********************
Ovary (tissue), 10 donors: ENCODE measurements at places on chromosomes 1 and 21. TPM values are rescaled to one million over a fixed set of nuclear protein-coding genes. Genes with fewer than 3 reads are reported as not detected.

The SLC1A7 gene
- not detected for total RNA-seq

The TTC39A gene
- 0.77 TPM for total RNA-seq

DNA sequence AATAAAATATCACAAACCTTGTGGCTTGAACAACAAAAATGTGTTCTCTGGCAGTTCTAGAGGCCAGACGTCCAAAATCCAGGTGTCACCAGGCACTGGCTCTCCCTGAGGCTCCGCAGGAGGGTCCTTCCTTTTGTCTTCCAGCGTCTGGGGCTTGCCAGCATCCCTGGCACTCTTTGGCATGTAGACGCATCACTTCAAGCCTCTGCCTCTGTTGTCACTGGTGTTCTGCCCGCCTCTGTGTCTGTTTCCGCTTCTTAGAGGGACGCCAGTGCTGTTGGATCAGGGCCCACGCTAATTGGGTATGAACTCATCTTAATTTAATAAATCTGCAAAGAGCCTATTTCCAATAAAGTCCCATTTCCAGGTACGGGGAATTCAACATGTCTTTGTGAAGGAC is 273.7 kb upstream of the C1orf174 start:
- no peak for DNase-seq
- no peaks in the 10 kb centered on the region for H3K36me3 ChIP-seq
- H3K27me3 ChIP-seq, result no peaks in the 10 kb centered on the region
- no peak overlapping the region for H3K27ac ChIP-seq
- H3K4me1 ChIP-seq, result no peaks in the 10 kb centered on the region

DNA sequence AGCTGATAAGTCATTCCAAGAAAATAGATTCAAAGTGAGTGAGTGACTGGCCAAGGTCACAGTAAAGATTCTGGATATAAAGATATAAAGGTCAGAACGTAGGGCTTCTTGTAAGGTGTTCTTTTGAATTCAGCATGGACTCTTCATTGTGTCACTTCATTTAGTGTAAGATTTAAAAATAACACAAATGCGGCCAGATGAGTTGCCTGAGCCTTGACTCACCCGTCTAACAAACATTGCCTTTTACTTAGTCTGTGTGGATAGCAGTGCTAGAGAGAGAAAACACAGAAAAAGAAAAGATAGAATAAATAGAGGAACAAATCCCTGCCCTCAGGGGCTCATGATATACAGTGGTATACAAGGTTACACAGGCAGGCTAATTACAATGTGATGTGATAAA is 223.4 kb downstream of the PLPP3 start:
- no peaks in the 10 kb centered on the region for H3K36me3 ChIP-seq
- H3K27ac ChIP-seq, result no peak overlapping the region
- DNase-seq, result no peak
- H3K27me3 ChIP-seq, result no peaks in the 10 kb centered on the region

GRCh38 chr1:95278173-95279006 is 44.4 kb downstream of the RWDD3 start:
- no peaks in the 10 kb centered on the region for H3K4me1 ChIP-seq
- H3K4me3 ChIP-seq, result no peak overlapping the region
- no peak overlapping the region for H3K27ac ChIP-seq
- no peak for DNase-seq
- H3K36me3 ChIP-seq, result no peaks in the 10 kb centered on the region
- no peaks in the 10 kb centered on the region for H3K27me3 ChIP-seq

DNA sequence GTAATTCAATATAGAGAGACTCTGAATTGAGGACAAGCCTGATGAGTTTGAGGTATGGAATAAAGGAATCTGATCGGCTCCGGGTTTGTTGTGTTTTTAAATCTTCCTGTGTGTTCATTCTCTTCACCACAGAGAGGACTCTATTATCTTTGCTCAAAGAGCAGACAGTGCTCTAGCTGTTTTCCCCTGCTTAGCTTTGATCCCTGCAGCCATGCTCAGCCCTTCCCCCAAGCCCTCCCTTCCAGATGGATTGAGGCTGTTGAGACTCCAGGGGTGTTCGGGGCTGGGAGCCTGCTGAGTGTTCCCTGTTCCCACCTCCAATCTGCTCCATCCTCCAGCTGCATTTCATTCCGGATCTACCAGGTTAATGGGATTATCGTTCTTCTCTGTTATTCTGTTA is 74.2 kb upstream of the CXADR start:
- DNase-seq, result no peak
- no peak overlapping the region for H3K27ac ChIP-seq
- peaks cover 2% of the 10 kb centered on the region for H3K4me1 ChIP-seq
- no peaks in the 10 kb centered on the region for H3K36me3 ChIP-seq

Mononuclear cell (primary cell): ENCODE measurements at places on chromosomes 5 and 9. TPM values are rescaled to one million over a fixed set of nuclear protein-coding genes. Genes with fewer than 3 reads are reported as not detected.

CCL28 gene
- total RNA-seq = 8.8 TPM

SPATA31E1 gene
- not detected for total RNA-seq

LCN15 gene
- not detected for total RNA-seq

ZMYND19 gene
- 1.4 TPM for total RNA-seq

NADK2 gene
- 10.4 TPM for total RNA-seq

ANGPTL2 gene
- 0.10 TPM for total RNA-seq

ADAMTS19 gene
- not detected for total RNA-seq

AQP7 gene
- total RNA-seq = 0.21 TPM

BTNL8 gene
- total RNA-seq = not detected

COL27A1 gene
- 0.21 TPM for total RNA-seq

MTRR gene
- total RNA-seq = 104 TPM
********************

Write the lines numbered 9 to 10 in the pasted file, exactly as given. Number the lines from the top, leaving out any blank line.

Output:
- H3K27me3 ChIP-seq, result no peaks in the 10 kb centered on the region
- no peak overlapping the region for H3K27ac ChIP-seq